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How Asset Based Finance can help businesses

By Kate Sharp, Chief Executive of the Asset Based Finance Association (ABFA)

The asset based finance industry has been around since the 1960s in the UK and the origins of the main products in use today go back to the financing of international trade hundreds of years ago. 

Over the last half-century these products have evolved significantly and continue to do so. Factoring is the ‘original’ product and, by its nature, remains the most visible.  A factor will purchase the debts and normally collect them from the client’s customers.  It remains an ideal product for smaller businesses that may not have a dedicated collections team in-house, plus there is the option to insure against debtor failure.  Most importantly, it frees up management time to run and develop the business. Factoring is and will remain an essential method of providing finance to smaller businesses. 

But since the late 1980s more funding has been provided through invoice discounting (ID) arrangements, and last year the number of ID clients pulled clear of factoring for the first time. Unlike factoring, the client normally retains responsibility for managing its sales ledger. This means the costs of the facility tends to be lower and the client’s customers will often be unaware that an external financier is involved. Asset Based Lending (ABL) is the third product offered under the ABF banner. Where invoice discounting and factoring are revolving cashflow facilities, ABL solutions normally offer a combination of a revolving cashflow facility based upon the receivables and stock and an amortising loan secured on other assets within the business.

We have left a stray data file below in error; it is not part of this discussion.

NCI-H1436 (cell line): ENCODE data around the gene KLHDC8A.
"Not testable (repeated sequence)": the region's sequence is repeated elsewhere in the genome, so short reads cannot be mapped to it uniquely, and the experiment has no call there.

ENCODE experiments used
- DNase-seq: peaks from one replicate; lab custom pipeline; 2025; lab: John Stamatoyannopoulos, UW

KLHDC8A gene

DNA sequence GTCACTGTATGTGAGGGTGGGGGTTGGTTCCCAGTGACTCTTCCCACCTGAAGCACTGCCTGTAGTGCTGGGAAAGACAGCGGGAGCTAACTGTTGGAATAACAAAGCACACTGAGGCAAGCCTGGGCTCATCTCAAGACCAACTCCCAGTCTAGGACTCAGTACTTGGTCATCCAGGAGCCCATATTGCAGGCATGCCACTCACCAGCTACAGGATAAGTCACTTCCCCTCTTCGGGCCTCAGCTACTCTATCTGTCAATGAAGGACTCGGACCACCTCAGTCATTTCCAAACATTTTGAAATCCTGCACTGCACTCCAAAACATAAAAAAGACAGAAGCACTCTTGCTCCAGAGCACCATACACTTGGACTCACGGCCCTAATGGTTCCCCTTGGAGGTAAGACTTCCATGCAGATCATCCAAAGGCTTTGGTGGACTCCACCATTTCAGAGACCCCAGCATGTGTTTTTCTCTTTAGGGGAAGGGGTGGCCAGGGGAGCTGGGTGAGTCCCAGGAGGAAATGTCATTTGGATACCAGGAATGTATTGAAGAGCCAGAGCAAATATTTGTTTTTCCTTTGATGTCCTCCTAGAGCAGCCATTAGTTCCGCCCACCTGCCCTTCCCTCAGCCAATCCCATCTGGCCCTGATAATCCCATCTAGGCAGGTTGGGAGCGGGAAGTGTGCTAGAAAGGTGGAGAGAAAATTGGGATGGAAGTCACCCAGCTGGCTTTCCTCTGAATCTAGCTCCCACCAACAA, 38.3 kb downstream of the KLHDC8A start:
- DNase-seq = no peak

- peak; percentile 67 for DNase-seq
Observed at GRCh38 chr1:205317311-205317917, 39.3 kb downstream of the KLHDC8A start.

Generally speaking, ABL tends to be more of an option for mid-sized and larger businesses. It delivers sophisticated solutions for a variety of scenarios including growth, MBOs, MBIs, mergers and acquisitions, refinancing, turnarounds, and public to private transactions. Understanding a client business, its challenges, risks and opportunities is an essential part of what the ABF industry does.  Rather than relying on often out-of-date financial information, an invoice financier will make a funding decision based on their understanding of the client business, its customers and the underlying strength of its assets.  This will often mean that greater levels of funding could be unlocked than might be the case with more ‘traditional’ types of finance.

Asset based financeis highly suitable for growing businesses as the funding grows in line with sales, eliminating the need to constantly rearrange funding lines. Knowing that the available funding tracks business growth is a huge benefit to many companies. Funding decisions are also based upon the inherent strength of the business (i.e. the product and the customers) and not just on the strength of the balance sheet making it available to a wider range of potential businesses. With the UK government looking to refocus the economy on increasing exports, ABF is the ideal type of funding to support international trade. One of its key advantages is providing expertise and local knowledge at both the debtor and creditor ends of a transaction. For any business, but particularly for a small business wishing to dip its toe in overseas waters, ABF’s suitability in managing export risk makes it an ideal form of funding. ABFA Blue

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